The American sugar industry that was born in Louisiana in 1795 continues to this day to be a major economic driver for the Bayou State as well as the other sugarcane and sugarbeet growing states.
But a new bill sponsored by the congressional legislators from Hershey, Pennsylvania and other candy-making states would destroy the American market if allowed to become law.
By Jim Simon
The legislation, dubbed the Fair Sugar Policy Act is anything but fair. Its sponsors (Sens. Pat Toomey, R-Pa. and Jeanne Shaheen, D-N.H., and Reps. Virginia Foxx, R-N.C., and Danny Davis, D-Ill.) say it “would eliminate marketing allotments; provide more flexibility to the Agriculture Department to ensure an adequate sugar supply to the domestic market; provide for the temporary transfer of unused import quotas to other countries with import quotas; and repeal the Feedstock Flexibility Program and make other changes to the program.”
Note where Senator Toomey is from: Pennsylvania, the home of Hershey candy.
Senator Toomey, et al., are mistaken. The American sugar market would collapse under their proposal. Here’s why. The domestic market for American sugar is stable and, while we’re basically getting the same price we received in the 1980s, we’ve been able to produce more sugar because of technological improvements and overcome flat pricing by the slimmest of margins.
Sugarcane production in Louisiana is well into its third century and supports the state’s 11 sugar mills, two which are cooperatively owned. It also supports hundreds of family farms. We have a solid, locally owned sugarcane industry, and our product is sold and consumed by Americans. It is not exported. In fact, the United States must import some foreign sugar to satisfy the national demand.
Under the terms of the North American Free Trade Agreement (NAFTA), Mexico has the first right to fulfill the unmet U.S. demand. We also have treaties with 40 countries, mostly from Central America, South America and the Caribbean, to supply the U.S. with sugar. Many sugar-producing countries in tropical regions produce more sugar than they can consume and try to sell their excess sugar for the best price. Countries that have sugar treaties with the U.S. get the best price because American buyers don’t overbuy. That’s why the United States market is stable.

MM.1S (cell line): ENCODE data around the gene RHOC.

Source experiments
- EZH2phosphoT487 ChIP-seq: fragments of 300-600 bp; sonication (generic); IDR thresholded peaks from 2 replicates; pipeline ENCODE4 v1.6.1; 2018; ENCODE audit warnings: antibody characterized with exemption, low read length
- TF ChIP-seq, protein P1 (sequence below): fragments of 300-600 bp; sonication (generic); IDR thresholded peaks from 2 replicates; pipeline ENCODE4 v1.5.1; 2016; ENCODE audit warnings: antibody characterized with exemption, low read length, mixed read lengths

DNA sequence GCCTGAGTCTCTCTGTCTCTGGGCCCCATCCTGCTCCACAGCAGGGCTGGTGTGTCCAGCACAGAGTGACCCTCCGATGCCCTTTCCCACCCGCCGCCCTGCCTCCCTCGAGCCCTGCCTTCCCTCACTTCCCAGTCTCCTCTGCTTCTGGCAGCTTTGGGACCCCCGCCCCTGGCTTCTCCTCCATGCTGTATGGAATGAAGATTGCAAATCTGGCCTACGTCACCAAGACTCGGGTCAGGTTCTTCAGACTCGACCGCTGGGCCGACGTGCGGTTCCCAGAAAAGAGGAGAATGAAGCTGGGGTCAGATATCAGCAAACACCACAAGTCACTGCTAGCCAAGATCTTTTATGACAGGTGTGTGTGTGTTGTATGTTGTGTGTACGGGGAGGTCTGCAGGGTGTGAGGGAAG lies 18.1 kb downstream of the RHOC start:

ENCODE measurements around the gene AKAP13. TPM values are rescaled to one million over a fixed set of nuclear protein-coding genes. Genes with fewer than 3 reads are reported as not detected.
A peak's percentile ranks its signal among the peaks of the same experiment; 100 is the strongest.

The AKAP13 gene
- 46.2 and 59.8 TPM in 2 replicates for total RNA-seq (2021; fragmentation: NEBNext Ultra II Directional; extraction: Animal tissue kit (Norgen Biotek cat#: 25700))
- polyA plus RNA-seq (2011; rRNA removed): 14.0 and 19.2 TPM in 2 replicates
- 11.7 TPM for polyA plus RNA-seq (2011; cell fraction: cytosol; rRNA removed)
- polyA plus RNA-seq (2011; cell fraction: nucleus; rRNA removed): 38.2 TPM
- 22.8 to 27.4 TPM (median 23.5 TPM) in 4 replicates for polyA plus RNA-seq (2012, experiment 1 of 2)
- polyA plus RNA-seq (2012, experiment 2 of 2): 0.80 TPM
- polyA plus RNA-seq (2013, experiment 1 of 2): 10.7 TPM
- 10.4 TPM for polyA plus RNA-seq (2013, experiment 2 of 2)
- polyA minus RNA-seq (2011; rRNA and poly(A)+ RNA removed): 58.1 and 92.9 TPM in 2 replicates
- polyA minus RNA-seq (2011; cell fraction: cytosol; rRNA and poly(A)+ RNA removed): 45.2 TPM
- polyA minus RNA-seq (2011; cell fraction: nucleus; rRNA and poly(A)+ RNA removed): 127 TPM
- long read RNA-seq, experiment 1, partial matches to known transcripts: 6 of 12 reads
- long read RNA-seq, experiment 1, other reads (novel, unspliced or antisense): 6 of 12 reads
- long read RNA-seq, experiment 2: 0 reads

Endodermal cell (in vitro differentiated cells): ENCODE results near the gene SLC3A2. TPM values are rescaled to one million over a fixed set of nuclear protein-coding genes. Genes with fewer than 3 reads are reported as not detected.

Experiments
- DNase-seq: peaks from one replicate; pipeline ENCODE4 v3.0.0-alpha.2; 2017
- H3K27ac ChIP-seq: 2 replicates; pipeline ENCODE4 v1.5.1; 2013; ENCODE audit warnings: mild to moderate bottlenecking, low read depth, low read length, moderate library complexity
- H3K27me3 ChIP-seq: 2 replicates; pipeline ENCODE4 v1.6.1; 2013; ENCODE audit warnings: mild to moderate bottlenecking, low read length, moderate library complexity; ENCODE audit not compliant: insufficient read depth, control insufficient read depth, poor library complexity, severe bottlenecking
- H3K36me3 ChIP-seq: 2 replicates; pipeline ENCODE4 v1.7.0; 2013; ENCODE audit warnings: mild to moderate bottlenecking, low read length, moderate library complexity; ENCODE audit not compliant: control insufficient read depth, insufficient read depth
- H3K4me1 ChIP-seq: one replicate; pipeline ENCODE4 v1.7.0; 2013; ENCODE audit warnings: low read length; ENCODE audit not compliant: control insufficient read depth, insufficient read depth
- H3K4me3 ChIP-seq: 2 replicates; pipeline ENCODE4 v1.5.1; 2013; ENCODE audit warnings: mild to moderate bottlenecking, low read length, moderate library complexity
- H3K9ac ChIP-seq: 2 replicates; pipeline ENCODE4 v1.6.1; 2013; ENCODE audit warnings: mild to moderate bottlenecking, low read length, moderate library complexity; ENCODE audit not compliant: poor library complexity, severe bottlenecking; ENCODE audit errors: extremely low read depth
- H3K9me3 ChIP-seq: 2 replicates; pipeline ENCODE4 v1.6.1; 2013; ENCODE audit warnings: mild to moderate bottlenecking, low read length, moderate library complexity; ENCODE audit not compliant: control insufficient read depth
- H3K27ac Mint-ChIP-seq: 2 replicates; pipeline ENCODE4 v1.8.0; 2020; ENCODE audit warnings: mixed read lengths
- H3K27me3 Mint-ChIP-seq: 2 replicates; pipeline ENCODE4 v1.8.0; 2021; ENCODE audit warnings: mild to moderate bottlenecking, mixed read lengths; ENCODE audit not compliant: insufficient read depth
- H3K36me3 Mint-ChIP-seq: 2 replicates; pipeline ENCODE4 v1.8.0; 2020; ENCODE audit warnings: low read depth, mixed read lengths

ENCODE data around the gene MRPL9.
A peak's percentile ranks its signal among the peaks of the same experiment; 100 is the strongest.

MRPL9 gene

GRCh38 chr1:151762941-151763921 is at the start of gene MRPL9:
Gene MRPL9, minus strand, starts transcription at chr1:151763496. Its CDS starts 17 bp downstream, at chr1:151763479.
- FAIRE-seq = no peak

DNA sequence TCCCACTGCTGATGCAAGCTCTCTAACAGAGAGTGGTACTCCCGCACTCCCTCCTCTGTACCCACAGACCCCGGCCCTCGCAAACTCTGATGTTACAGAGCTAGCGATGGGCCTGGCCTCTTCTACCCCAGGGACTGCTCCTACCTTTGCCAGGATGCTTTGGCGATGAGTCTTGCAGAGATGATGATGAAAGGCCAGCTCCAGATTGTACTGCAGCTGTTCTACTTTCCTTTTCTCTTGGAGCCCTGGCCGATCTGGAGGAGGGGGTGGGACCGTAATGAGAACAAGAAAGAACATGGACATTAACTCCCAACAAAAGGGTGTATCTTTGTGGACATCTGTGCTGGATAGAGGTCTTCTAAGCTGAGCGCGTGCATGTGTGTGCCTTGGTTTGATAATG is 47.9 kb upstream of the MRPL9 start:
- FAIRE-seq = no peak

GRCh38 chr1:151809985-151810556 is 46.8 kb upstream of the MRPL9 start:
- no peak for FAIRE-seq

The big candy makers (and congressional members who represent them) want to change U.S. sugar policy and allow more “world market” sugar into the country. The problem is the world market is a dump market. The dump market is supplied by countries that heavily subsidize their sugar industry with direct payments to producers. What that means is any country who produces more sugar than they can profitably sell in normal markets dump their excess sugar at unsustainable prices.
If the U.S. bought all of its sugar from the government-subsidized world market, it would put every sugarcane farmer from New Iberia, Franklin, Lafayette, Thibodaux, Breaux Bridge, Napoleonville, Bunkie, New Roads, Patterson and all points in between, plus every sugar mill (some of which have been operating for more than 100 years) out of business.
Don’t take my word for it. Just look at what happened to Europe.
Thirteen years ago, the European Union changed its sugar policy and exposed Europe’s market to the government-subsidized, oversupplied and chronically depressed global sugar market. The result? 83 sugar mills closed, and more than 120,000 sugar jobs were lost because their prices fell below the cost of production. Who profited? You got it: the large industrial sugar buyers and food processors who have pocketed more than $2.5 billion annually with no discernable benefit to the average grocery shopper. And now because their market has collapsed, European sugar farmers are receiving more than $700 million a year in subsidies to keep their production up.
The rural economy, including America’s sugarcane and sugarbeet farmers, is suffering from the negative effects of a prolonged recession and depressed commodity prices. The United States Department of Agriculture provides a minimum safety net to help producers in case of drought and other natural disasters. How much does this “minimum safety net” for Louisiana’s sugar producers cost, the one that Hershey candy wants to change? Zero. That’s right, not one penny. That’s why it is easy to defend the USDA’s sugar policy. If it is managed correctly, it doesn’t cost the American taxpayer a thing.
The so-called Fair Sugar Policy Act is anything but fair to Louisiana sugarcane farmers. It is nothing more than another version of an anti-farmer amendment that was soundly defeated by a 141-vote margin just last year. It seems clear that Congress supports America’s sugar farmers and U.S. sugar policy and we are grateful. However, we will remain vigilant and oppose any attack on good farm policy.
Editor’s note: this is a corrected version of this press release which was previoulsy published on this site Oct. 8, 2019.
Jim Simon is the manager of the American Sugar Cane League. The League was formed in 1922 and is a non-profit organization of Louisiana sugarcane growers and processors. We are dedicated to supporting the Louisiana sugar industry through research, legislation, product promotion, education and public relations